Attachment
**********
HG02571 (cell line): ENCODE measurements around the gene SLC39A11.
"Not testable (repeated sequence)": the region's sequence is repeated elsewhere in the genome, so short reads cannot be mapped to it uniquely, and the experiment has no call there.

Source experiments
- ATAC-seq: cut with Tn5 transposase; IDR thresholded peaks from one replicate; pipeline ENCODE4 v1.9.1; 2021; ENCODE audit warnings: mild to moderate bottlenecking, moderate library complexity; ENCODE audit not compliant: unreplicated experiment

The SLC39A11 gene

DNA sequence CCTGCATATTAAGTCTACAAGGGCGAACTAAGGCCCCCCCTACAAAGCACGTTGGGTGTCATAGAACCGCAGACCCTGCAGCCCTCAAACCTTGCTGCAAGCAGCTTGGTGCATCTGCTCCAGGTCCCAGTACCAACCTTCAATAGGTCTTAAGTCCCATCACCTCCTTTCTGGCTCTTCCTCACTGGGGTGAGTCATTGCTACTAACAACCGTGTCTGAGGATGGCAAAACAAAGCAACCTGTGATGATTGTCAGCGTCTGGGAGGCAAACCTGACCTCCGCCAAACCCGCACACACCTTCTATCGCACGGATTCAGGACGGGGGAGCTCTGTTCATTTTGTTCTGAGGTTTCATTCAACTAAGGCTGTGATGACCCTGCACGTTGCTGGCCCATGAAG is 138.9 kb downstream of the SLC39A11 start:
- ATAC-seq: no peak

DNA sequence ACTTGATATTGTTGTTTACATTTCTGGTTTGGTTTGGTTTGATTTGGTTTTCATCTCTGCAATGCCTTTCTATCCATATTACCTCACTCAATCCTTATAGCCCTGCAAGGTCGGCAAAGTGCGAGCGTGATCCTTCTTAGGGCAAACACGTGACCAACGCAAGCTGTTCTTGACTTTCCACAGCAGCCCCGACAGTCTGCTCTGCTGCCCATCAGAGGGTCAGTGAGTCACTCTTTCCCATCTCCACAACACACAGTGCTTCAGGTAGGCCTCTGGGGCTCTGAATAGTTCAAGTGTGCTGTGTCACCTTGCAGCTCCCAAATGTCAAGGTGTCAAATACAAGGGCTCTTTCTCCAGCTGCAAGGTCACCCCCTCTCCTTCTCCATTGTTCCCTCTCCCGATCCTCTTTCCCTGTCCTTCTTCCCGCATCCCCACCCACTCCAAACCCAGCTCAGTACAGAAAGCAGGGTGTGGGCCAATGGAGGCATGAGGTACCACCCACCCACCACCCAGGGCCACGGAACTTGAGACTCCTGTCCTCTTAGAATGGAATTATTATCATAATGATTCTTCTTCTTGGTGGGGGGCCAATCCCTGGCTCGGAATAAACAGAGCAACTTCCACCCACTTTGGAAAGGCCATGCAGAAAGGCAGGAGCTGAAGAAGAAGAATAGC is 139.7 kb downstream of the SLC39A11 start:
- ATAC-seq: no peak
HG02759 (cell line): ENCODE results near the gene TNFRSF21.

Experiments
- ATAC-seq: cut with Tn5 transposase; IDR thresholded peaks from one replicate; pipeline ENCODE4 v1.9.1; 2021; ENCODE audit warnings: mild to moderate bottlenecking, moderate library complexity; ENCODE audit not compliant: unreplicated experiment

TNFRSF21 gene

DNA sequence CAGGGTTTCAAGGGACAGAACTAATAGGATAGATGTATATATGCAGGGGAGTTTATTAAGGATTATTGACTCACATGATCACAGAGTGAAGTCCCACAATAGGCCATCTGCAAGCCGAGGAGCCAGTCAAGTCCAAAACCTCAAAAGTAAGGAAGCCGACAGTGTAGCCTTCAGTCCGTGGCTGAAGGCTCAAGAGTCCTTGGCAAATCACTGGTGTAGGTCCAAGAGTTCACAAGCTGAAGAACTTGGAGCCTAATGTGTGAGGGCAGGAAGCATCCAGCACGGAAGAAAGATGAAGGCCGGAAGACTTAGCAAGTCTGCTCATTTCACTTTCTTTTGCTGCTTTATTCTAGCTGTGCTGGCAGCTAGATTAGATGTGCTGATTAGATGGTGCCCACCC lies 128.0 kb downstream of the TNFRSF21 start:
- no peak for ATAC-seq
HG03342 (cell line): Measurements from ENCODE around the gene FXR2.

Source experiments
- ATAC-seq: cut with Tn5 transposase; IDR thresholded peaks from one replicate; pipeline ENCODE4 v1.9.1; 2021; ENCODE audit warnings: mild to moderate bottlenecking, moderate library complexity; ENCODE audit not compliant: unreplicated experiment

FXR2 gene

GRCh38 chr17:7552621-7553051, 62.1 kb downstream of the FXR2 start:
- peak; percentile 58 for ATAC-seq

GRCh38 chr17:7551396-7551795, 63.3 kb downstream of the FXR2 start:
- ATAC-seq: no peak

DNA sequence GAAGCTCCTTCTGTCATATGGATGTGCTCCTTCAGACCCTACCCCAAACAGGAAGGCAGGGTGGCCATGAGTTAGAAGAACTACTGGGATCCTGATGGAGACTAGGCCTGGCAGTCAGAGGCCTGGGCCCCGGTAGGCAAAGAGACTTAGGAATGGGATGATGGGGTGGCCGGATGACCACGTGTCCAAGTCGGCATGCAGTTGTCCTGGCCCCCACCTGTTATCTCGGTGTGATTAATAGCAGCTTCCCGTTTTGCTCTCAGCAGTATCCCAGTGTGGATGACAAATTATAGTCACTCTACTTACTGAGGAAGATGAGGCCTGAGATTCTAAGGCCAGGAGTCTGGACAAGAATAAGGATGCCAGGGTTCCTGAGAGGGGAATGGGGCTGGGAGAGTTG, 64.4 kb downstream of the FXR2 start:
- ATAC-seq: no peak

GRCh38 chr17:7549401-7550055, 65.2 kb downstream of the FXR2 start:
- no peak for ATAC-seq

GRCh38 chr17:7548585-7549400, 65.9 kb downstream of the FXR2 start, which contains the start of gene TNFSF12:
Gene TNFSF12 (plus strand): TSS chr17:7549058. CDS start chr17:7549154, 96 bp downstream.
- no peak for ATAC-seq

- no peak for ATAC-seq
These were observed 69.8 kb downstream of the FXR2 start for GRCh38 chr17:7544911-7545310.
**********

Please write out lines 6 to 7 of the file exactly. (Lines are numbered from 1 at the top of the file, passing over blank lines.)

DNA sequence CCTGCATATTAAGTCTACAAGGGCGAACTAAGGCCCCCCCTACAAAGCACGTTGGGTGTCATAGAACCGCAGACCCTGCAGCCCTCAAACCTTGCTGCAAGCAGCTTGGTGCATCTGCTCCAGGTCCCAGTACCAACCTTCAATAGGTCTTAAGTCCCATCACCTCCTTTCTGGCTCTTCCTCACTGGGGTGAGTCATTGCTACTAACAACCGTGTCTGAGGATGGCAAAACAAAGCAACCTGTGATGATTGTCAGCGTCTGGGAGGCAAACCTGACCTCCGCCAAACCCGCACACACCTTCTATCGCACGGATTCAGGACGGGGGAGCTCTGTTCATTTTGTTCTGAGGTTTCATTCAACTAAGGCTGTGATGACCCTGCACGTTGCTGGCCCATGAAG is 138.9 kb downstream of the SLC39A11 start:
- ATAC-seq: no peak